The trust which had been co-ordinating efforts for London’s Garden Bridge has confirmed that it has finally pulled the plug on the project.
The future of the development had looked to be in increasing jeopardy and confirmation that it would not go ahead came this week, with trustees admitting that they could not proceed without assurances of financial support from the Mayor of London.
The £200million structure would have spanned the River Thames between Temple and South Bank and had originally been the brainchild of actress Joanna Lumley. The architect Thomas Heatherwick, whose previous designs have included the London 2012 Olympic cauldron and the new-look Routemaster buses, was commissioned to design the bridge.
Although backers had originally been able to galvanise support for the project, which they argued would become a major tourist attraction, concerns that costs were spiralling out of control led to increasing controversy.
The Mayor, Sadiq Khan, said there had been considerable anger about the amount of public money which had already been invested in the scheme.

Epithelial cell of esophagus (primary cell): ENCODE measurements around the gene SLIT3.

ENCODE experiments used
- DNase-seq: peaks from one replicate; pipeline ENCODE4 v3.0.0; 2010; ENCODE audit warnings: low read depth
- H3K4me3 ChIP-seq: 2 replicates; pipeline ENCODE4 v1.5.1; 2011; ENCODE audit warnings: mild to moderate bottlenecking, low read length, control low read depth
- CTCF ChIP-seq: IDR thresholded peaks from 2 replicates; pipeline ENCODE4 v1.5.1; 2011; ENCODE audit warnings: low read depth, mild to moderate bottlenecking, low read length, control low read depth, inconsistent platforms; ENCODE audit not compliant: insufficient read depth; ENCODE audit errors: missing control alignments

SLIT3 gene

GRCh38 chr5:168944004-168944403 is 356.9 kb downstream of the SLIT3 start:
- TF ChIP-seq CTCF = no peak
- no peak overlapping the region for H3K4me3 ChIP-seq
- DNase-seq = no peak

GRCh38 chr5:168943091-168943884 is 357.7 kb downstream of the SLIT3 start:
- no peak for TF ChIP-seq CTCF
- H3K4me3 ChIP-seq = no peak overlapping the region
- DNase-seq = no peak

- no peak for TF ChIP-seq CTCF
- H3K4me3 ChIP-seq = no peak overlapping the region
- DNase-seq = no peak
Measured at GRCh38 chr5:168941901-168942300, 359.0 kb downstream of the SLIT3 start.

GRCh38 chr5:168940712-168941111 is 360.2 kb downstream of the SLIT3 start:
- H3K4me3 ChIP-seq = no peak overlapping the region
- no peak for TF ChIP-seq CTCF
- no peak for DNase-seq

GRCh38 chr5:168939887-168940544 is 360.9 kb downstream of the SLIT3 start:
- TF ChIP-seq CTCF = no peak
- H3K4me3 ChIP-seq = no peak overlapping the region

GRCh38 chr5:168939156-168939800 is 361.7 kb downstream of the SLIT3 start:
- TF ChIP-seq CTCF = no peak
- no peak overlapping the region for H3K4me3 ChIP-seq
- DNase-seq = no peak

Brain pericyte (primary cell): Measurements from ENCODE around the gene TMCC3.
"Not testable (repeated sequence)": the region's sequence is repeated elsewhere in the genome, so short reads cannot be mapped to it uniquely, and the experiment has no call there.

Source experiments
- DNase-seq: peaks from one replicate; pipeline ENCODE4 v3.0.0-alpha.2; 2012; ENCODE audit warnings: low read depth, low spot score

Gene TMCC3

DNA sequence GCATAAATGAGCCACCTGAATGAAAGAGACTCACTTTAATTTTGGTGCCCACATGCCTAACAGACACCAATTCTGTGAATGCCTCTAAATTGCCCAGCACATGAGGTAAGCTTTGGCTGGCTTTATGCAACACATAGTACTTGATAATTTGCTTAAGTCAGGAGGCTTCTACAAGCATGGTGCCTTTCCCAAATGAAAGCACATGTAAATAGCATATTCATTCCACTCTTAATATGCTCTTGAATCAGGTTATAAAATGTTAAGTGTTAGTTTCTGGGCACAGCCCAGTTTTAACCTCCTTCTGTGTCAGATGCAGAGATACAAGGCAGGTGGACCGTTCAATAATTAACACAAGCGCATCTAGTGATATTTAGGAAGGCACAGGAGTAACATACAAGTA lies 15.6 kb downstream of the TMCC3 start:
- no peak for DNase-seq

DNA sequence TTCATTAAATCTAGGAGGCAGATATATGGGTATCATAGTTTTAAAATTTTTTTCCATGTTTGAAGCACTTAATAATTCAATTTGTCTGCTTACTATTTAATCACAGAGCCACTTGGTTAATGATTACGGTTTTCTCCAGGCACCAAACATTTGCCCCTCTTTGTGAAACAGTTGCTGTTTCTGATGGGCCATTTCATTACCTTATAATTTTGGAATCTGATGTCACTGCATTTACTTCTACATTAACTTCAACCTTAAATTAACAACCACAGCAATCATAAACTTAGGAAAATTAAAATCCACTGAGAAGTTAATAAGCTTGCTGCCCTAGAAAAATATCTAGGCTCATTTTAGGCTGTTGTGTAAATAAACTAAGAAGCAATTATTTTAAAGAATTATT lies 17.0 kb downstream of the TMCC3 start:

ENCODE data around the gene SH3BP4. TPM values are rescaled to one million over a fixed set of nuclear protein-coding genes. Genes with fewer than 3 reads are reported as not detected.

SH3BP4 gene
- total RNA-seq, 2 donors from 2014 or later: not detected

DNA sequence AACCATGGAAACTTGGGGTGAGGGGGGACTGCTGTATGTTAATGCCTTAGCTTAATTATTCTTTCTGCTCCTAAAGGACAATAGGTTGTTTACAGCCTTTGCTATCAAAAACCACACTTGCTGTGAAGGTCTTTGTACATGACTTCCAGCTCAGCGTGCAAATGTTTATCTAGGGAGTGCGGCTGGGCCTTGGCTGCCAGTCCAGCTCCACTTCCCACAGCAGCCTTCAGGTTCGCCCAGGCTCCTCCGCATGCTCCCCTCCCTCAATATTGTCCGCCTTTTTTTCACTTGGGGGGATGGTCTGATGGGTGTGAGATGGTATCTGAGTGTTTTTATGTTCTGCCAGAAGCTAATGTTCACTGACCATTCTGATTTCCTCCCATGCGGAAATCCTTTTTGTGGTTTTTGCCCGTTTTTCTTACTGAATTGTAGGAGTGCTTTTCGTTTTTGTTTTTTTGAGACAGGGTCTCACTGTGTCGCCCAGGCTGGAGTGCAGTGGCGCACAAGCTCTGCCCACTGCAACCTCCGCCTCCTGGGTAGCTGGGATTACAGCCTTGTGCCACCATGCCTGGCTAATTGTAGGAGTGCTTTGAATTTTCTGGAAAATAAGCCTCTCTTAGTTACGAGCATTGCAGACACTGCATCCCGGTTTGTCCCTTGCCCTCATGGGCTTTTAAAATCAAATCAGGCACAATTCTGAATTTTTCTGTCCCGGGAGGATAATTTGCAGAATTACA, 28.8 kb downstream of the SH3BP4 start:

There was also a report released by Parliament’s Public Accounts Committee which suggested the business case for the bridge was very weak and that it should be scrapped.
In a statement this week, Mr Khan said: “I have been clear since before I became Mayor that no more London taxpayers’ money should be spent on this project, and when I took office I gave the Garden Bridge Trust time to try to address the multiple serious issues with it.”
Mervyn Davies, the chair of the trust, said it was with “great regret” that the decision had been taken to cancel the scheme.
“We had made great progress obtaining planning permission, satisfying most of our planning conditions and we had raised £70million of private money towards the project,” he said, suggesting that the withdrawal of support from City Hall had effectively killed off the proposal.